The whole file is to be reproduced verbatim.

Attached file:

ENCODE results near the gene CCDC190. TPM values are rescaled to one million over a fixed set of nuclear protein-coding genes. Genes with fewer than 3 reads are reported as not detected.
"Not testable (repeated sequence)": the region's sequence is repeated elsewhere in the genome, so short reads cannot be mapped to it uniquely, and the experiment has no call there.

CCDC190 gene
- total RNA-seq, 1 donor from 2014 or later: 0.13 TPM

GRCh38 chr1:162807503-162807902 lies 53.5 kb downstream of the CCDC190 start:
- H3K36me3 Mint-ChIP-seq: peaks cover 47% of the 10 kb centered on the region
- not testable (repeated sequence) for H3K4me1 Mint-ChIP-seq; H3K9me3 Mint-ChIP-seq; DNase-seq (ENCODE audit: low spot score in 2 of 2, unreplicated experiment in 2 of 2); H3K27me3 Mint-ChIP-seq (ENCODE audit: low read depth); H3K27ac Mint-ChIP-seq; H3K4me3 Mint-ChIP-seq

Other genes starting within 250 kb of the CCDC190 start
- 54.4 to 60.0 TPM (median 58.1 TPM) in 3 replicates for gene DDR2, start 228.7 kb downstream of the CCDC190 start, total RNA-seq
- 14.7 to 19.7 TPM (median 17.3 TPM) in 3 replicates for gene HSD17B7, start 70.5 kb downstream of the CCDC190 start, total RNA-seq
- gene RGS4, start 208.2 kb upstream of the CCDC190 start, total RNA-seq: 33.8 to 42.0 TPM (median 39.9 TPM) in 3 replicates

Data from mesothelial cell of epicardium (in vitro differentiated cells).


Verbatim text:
ENCODE results near the gene CCDC190. TPM values are rescaled to one million over a fixed set of nuclear protein-coding genes. Genes with fewer than 3 reads are reported as not detected.
"Not testable (repeated sequence)": the region's sequence is repeated elsewhere in the genome, so short reads cannot be mapped to it uniquely, and the experiment has no call there.

CCDC190 gene
- total RNA-seq, 1 donor from 2014 or later: 0.13 TPM

GRCh38 chr1:162807503-162807902 lies 53.5 kb downstream of the CCDC190 start:
- H3K36me3 Mint-ChIP-seq: peaks cover 47% of the 10 kb centered on the region
- not testable (repeated sequence) for H3K4me1 Mint-ChIP-seq; H3K9me3 Mint-ChIP-seq; DNase-seq (ENCODE audit: low spot score in 2 of 2, unreplicated experiment in 2 of 2); H3K27me3 Mint-ChIP-seq (ENCODE audit: low read depth); H3K27ac Mint-ChIP-seq; H3K4me3 Mint-ChIP-seq

Other genes starting within 250 kb of the CCDC190 start
- 54.4 to 60.0 TPM (median 58.1 TPM) in 3 replicates for gene DDR2, start 228.7 kb downstream of the CCDC190 start, total RNA-seq
- 14.7 to 19.7 TPM (median 17.3 TPM) in 3 replicates for gene HSD17B7, start 70.5 kb downstream of the CCDC190 start, total RNA-seq
- gene RGS4, start 208.2 kb upstream of the CCDC190 start, total RNA-seq: 33.8 to 42.0 TPM (median 39.9 TPM) in 3 replicates

Data from mesothelial cell of epicardium (in vitro differentiated cells).